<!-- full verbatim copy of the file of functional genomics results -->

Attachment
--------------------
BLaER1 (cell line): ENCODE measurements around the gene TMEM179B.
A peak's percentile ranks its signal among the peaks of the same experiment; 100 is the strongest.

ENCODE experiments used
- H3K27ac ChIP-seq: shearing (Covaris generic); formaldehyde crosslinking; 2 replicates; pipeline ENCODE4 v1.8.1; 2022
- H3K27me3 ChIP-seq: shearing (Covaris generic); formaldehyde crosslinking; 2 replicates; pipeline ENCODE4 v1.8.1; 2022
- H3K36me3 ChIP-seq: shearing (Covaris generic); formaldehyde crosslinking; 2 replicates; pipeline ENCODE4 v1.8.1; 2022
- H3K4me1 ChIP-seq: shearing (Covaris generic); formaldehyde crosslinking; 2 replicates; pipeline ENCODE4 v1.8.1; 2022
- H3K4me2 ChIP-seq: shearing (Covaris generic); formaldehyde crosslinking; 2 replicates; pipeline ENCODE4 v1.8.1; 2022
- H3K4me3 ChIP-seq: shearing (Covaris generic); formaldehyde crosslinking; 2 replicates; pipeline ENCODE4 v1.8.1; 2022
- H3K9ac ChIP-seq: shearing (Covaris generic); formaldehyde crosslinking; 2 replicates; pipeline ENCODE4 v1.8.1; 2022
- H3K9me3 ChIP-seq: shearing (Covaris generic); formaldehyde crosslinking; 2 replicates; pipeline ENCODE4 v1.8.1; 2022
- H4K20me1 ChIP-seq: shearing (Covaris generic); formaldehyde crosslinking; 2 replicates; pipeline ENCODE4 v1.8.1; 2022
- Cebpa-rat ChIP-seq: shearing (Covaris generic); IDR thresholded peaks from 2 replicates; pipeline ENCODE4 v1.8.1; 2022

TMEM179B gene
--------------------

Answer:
BLaER1 (cell line): ENCODE measurements around the gene TMEM179B.
A peak's percentile ranks its signal among the peaks of the same experiment; 100 is the strongest.

ENCODE experiments used
- H3K27ac ChIP-seq: shearing (Covaris generic); formaldehyde crosslinking; 2 replicates; pipeline ENCODE4 v1.8.1; 2022
- H3K27me3 ChIP-seq: shearing (Covaris generic); formaldehyde crosslinking; 2 replicates; pipeline ENCODE4 v1.8.1; 2022
- H3K36me3 ChIP-seq: shearing (Covaris generic); formaldehyde crosslinking; 2 replicates; pipeline ENCODE4 v1.8.1; 2022
- H3K4me1 ChIP-seq: shearing (Covaris generic); formaldehyde crosslinking; 2 replicates; pipeline ENCODE4 v1.8.1; 2022
- H3K4me2 ChIP-seq: shearing (Covaris generic); formaldehyde crosslinking; 2 replicates; pipeline ENCODE4 v1.8.1; 2022
- H3K4me3 ChIP-seq: shearing (Covaris generic); formaldehyde crosslinking; 2 replicates; pipeline ENCODE4 v1.8.1; 2022
- H3K9ac ChIP-seq: shearing (Covaris generic); formaldehyde crosslinking; 2 replicates; pipeline ENCODE4 v1.8.1; 2022
- H3K9me3 ChIP-seq: shearing (Covaris generic); formaldehyde crosslinking; 2 replicates; pipeline ENCODE4 v1.8.1; 2022
- H4K20me1 ChIP-seq: shearing (Covaris generic); formaldehyde crosslinking; 2 replicates; pipeline ENCODE4 v1.8.1; 2022
- Cebpa-rat ChIP-seq: shearing (Covaris generic); IDR thresholded peaks from 2 replicates; pipeline ENCODE4 v1.8.1; 2022

TMEM179B gene